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Trying to understand AA batteries and their capacity

Discussion in 'Power Electronics' started by MKANET, Jul 15, 2012.

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  1. MKANET

    MKANET

    26
    0
    Jun 3, 2012
    Im curious, if two batteries (AA batteries) can make an electronic device last 6 hours, is it as simple as adding two more of the same batteries to make the same device last 12 hours; considering the electronic device draw a constant/same load continuously.

    I would prefer to know the simple answer to this, if possible.
     
  2. MKANET

    MKANET

    26
    0
    Jun 3, 2012
    I tried reading other posts in hopes I could figure out the answer to my own question; but, I'm still not sure. Not sure if that would make the voltage go higher or there is a way to make the voltage the same; except make it last twice as long.
     
  3. KJ6EAD

    KJ6EAD

    1,114
    159
    Aug 13, 2011
    Theoretically, yes, you can double the capacity by doubling the number of batteries in parallel. This will not alter the available voltage as would be the case if you added batteries in series.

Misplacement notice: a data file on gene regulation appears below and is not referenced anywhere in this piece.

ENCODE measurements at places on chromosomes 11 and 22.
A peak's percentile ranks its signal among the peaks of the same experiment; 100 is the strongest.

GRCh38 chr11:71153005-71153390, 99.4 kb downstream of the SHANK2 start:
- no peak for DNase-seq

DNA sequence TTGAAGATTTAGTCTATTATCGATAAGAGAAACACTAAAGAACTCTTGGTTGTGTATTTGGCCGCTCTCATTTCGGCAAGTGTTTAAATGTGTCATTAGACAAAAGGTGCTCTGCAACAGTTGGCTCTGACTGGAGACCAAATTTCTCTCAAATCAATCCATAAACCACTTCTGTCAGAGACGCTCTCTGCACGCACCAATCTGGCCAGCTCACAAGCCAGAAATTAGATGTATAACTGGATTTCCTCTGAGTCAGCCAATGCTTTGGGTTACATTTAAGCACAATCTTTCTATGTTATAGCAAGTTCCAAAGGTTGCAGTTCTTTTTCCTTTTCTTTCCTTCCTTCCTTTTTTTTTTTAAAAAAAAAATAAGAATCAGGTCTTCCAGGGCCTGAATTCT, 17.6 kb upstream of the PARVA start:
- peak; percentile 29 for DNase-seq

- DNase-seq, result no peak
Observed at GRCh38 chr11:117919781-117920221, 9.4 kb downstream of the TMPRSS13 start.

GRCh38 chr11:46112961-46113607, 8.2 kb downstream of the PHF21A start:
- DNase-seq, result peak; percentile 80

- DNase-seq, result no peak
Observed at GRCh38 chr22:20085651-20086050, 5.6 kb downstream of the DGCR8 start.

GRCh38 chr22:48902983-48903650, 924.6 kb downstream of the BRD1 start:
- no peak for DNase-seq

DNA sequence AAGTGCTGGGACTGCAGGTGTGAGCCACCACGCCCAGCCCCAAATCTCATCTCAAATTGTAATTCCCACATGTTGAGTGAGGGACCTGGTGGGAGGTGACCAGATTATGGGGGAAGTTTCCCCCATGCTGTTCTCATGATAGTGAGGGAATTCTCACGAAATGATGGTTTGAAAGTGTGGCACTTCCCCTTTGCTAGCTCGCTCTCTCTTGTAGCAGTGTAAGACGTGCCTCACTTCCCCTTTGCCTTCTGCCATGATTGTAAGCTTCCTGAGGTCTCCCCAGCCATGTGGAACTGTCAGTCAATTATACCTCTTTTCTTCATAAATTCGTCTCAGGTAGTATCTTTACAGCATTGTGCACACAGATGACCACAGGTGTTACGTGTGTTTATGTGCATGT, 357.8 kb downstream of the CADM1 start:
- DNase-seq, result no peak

I said theoretically because there are some problems associated with putting batteries in parallel so it's usually not done; a larger battery is used instead.

    All you ever wanted to know about alkaline batteries:

    http://www.duracell.com/media/en-US/pdf/gtcl/Technical_Bulletins/Alkaline Technical Bulletin.pdf
     
    Last edited: Jul 15, 2012
  4. donkey

    donkey

    1,293
    56
    Feb 26, 2011
    if you want more time than you could try upgrading the battery to a C or D... you could also try the longer lasting batteries (Lithium for example)
    but yes theoretically you could just duoble the batteries to provide more mah.
     
  5. gorgon

    gorgon

    603
    24
    Jun 6, 2011
    Even if the theory say this is possible, it is not practical in real life. To manage this your batteries needs to be exact equal in voltage. If not the battery with the lowest voltage will 'short' the one with the higher voltage and draw power from that until the capacity/voltage is down to the low level. This will in the best case waste a lot of the capacity, in the worst case the batteries may run away into heat and maybe overheat. It depends on the battery techology.

    In both cases the you will not get the double capacity you wanted.

    One way to do this is to isolate each string of batteries with a low drop diode, connected in a common point that is the supply voltage. This way each battery(string) will supply it's power in parallel with the other, without feedback to the other batteries.

    The voltage will be a bit lower, depending on the diodes in use, but you'll get max power out of the batteries.

    TOK ;)
     
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